March 28 2016
The Kubernetes project has had some huge milestones over the past few weeks. We released Kubernetes 1.2, had our first conference in Europe, and were accepted into the Cloud Native Computing Foundation. While we catch our breath, we would like to take a moment to highlight some of the great work contributed by the community since our last milestone, just four months ago.
Our mission is to make building distributed systems easy and accessible for all. While Kubernetes 1.2 has LOTS of new features, there are a few that really highlight the strides we’re making towards that goal. Over the course of the next week, we’ll be publishing a series of in-depth posts covering what’s new, so come back daily this week to read about the new features that continue to make Kubernetes the easiest way to run containers at scale. Thanks, and stay tuned!
| 3/28 | * 1000 nodes and Beyond: Updates to Kubernetes performance and scalability in 1.2
* Guest post by Sysdig: How container metadata changes your point of view | | 3/29 | * Building highly available applications using Kubernetes new multi-zone clusters (a.k.a. Ubernetes Lite”)
* Guest post by AppFormix: Helping Enterprises Operationalize Kubernetes | | 3/30 | * Using Spark and Zeppelin to process big data on Kubernetes 1.2. | | 3/31 | * Kubernetes 1.2 and simplifying advanced networking with Ingress | | 4/1 | * Using Deployment Objects with Kubernetes 1.2 | | BONUS | * ConfigMap API Configuration management with Containers |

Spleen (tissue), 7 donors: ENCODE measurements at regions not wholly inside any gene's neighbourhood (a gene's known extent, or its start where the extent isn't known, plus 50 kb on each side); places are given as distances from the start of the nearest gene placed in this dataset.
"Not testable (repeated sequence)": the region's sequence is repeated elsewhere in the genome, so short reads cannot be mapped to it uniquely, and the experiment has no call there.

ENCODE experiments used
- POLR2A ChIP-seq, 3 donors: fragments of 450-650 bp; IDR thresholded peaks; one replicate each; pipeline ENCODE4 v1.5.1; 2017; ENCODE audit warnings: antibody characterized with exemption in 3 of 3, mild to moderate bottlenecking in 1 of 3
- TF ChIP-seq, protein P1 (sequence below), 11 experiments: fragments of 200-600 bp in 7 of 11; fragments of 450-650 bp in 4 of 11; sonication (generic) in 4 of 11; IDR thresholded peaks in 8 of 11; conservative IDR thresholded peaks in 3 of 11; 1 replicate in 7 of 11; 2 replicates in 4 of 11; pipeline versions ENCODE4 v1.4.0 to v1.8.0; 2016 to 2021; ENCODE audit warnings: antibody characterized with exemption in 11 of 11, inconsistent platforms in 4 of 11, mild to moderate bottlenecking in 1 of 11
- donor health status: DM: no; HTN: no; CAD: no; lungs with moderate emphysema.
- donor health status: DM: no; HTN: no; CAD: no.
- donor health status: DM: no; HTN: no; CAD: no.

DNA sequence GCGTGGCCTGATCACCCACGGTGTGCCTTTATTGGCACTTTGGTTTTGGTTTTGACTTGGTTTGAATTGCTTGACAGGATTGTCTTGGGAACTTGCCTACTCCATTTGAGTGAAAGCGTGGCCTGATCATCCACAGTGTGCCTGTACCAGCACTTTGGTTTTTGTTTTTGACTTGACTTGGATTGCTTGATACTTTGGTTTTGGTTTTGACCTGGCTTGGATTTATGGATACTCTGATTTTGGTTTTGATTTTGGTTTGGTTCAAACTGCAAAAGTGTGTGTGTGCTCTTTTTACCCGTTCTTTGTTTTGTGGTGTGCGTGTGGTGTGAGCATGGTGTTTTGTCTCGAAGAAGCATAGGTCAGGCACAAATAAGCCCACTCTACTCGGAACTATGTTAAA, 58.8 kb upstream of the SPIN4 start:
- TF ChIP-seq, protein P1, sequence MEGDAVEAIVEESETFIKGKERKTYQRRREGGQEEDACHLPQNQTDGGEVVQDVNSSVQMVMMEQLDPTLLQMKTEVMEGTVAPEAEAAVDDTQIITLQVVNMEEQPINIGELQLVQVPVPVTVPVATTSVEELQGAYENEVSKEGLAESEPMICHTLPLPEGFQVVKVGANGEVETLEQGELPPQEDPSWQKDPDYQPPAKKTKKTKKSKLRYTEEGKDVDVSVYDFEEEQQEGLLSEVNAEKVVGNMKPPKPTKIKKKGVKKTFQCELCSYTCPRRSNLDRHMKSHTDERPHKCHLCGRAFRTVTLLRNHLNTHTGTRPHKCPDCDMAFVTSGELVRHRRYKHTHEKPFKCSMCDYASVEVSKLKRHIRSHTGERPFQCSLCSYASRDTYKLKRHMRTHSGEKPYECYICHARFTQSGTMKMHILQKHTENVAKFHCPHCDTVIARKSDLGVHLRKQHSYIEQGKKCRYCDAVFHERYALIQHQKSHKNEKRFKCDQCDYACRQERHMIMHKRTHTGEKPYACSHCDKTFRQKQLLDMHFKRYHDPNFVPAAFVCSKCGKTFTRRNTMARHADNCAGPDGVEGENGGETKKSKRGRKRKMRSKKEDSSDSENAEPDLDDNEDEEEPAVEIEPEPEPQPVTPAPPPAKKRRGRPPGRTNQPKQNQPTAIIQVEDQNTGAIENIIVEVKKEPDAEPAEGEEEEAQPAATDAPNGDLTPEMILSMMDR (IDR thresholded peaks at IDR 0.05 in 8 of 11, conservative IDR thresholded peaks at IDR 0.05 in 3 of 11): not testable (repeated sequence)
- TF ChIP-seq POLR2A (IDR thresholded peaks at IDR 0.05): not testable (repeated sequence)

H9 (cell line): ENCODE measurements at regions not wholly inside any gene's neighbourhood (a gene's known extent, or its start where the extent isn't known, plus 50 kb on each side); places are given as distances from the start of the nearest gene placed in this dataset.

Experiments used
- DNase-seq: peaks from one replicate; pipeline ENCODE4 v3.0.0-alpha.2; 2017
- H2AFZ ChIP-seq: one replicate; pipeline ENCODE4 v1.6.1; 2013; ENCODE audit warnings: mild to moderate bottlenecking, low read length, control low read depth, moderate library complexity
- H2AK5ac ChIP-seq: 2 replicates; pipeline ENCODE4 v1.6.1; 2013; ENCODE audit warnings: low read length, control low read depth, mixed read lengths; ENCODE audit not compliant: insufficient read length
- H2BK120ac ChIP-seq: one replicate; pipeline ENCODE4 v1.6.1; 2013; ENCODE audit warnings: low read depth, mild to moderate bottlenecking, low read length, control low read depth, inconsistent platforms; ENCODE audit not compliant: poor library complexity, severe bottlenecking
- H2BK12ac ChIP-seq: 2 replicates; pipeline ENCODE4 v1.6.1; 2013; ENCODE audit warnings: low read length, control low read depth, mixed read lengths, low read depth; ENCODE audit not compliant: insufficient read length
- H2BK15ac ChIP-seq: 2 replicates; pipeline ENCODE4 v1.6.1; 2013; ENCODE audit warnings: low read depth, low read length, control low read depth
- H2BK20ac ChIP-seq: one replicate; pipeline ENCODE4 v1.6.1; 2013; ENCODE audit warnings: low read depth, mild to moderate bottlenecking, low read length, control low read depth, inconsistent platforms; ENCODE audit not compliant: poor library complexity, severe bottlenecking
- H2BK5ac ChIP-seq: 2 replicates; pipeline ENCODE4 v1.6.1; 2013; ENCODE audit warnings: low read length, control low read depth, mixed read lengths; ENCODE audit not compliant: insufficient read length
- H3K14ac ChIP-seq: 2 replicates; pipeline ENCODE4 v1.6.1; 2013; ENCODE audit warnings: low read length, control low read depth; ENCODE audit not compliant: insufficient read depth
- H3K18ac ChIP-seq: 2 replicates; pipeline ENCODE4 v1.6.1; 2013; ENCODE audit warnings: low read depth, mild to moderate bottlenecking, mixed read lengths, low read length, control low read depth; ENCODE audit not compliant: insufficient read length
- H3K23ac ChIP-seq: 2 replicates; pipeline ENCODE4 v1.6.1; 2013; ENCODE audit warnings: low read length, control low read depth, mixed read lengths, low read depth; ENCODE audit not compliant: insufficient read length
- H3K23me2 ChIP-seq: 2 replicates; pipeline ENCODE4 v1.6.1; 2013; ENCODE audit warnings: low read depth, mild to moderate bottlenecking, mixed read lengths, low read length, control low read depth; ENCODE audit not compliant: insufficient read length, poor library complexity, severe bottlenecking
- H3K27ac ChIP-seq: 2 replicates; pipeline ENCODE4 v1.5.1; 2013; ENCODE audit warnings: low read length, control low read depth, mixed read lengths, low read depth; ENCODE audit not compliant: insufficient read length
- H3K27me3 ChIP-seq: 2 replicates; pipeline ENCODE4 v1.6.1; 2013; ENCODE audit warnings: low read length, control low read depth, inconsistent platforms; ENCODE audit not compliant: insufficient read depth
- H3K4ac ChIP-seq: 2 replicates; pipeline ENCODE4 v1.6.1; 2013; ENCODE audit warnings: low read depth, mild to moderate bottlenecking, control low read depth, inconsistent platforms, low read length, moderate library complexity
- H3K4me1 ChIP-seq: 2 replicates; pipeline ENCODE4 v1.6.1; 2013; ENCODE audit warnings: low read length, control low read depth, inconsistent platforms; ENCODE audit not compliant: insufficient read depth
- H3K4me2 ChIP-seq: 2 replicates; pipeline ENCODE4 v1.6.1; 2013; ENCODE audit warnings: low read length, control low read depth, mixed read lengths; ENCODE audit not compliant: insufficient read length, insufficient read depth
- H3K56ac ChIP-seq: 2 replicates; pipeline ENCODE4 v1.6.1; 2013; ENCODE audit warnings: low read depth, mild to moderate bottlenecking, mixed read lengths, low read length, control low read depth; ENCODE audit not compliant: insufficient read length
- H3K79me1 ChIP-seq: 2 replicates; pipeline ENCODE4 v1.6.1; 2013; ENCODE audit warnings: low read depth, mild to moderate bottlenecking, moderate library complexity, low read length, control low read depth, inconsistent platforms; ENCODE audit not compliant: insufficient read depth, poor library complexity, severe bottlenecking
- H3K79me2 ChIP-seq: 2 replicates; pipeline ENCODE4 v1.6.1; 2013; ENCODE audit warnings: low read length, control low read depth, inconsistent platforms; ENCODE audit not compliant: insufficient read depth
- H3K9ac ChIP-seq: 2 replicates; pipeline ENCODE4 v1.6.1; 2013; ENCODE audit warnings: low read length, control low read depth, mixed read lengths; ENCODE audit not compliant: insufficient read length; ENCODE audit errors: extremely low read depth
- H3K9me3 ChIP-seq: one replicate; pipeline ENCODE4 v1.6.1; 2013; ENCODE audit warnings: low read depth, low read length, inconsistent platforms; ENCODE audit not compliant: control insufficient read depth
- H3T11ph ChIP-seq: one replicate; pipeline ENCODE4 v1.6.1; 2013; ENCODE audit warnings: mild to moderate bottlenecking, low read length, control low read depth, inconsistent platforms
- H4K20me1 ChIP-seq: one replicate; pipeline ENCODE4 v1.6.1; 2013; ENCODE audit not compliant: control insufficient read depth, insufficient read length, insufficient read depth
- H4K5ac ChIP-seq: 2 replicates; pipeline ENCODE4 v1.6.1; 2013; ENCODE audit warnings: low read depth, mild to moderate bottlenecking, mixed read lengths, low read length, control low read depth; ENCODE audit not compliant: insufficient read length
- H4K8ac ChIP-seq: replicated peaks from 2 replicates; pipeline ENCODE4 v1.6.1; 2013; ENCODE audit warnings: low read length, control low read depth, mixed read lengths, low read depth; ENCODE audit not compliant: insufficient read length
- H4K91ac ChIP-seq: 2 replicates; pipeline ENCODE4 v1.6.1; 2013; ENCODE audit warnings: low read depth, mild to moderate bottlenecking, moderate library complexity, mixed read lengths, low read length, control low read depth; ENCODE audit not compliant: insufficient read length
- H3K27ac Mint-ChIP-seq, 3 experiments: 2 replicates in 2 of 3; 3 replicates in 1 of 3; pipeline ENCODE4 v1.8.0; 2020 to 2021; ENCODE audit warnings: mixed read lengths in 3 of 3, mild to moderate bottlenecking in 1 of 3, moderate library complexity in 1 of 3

You can follow us on twitter here @Kubernetesio
–David Aronchick, Senior Product Manager for Kubernetes, Google
March 28 2016
Editor’s note: this is the first in a series of in-depth posts on what’s new in Kubernetes 1.2
We’re proud to announce that with the release of 1.2, Kubernetes now supports 1000-node clusters, with a reduction of 80% in 99th percentile tail latency for most API operations. This means in just six months, we’ve increased our overall scale by 10 times while maintaining a great user experience — the 99th percentile pod startup times are less than 3 seconds, and 99th percentile latency of most API operations is tens of milliseconds (the exception being LIST operations, which take hundreds of milliseconds in very large clusters).
Words are fine, but nothing speaks louder than a demo. Check this out!
In the above video, you saw the cluster scale up to 10 M queries per second (QPS) over 1,000 nodes, including a rolling update, with zero downtime and no impact to tail latency. That’s big enough to be one of the top 100 sites on the Internet!
In this blog post, we’ll cover the work we did to achieve this result, and discuss some of our future plans for scaling even higher.
We benchmark Kubernetes scalability against the following Service Level Objectives (SLOs):
- API responsiveness 1 99% of all API calls return in less than 1s
- Pod startup time : 99% of pods and their containers (with pre-pulled images) start within 5s. We say Kubernetes scales to a certain number of nodes only if both of these SLOs are met. We continuously collect and report the measurements described above as part of the project test framework. This battery of tests breaks down into two parts: API responsiveness and Pod Startup Time.
API responsiveness for user-level abstractions2